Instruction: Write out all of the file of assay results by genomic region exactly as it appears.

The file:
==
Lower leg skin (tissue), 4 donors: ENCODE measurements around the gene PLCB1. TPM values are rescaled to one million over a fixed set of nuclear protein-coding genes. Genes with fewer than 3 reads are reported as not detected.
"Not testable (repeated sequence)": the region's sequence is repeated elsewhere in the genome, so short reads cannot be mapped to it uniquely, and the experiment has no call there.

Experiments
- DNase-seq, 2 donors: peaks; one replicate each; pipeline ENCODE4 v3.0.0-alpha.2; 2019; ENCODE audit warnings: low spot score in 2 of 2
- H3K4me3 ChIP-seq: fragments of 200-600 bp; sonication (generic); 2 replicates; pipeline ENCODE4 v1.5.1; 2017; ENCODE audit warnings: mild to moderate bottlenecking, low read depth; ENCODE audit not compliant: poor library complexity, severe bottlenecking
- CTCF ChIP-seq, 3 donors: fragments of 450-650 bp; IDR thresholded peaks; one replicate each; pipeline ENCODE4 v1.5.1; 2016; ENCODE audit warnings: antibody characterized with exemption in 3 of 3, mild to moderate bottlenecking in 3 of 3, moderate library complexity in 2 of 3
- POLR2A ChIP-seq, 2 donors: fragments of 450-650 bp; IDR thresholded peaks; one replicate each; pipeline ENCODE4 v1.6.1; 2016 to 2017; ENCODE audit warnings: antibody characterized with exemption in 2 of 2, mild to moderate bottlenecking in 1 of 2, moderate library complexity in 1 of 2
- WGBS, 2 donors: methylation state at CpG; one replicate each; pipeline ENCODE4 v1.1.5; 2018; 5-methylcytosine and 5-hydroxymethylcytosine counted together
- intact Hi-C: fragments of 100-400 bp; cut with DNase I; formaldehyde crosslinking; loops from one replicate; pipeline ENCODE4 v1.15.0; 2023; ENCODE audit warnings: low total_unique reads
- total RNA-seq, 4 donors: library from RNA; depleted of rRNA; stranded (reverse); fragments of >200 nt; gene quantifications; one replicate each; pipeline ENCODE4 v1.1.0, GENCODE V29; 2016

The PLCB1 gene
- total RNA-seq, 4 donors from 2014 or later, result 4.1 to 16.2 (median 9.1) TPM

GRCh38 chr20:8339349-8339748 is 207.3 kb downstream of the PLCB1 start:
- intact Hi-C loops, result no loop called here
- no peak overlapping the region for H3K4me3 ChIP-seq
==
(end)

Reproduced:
Lower leg skin (tissue), 4 donors: ENCODE measurements around the gene PLCB1. TPM values are rescaled to one million over a fixed set of nuclear protein-coding genes. Genes with fewer than 3 reads are reported as not detected.
"Not testable (repeated sequence)": the region's sequence is repeated elsewhere in the genome, so short reads cannot be mapped to it uniquely, and the experiment has no call there.

Experiments
- DNase-seq, 2 donors: peaks; one replicate each; pipeline ENCODE4 v3.0.0-alpha.2; 2019; ENCODE audit warnings: low spot score in 2 of 2
- H3K4me3 ChIP-seq: fragments of 200-600 bp; sonication (generic); 2 replicates; pipeline ENCODE4 v1.5.1; 2017; ENCODE audit warnings: mild to moderate bottlenecking, low read depth; ENCODE audit not compliant: poor library complexity, severe bottlenecking
- CTCF ChIP-seq, 3 donors: fragments of 450-650 bp; IDR thresholded peaks; one replicate each; pipeline ENCODE4 v1.5.1; 2016; ENCODE audit warnings: antibody characterized with exemption in 3 of 3, mild to moderate bottlenecking in 3 of 3, moderate library complexity in 2 of 3
- POLR2A ChIP-seq, 2 donors: fragments of 450-650 bp; IDR thresholded peaks; one replicate each; pipeline ENCODE4 v1.6.1; 2016 to 2017; ENCODE audit warnings: antibody characterized with exemption in 2 of 2, mild to moderate bottlenecking in 1 of 2, moderate library complexity in 1 of 2
- WGBS, 2 donors: methylation state at CpG; one replicate each; pipeline ENCODE4 v1.1.5; 2018; 5-methylcytosine and 5-hydroxymethylcytosine counted together
- intact Hi-C: fragments of 100-400 bp; cut with DNase I; formaldehyde crosslinking; loops from one replicate; pipeline ENCODE4 v1.15.0; 2023; ENCODE audit warnings: low total_unique reads
- total RNA-seq, 4 donors: library from RNA; depleted of rRNA; stranded (reverse); fragments of >200 nt; gene quantifications; one replicate each; pipeline ENCODE4 v1.1.0, GENCODE V29; 2016

The PLCB1 gene
- total RNA-seq, 4 donors from 2014 or later, result 4.1 to 16.2 (median 9.1) TPM

GRCh38 chr20:8339349-8339748 is 207.3 kb downstream of the PLCB1 start:
- intact Hi-C loops, result no loop called here
- no peak overlapping the region for H3K4me3 ChIP-seq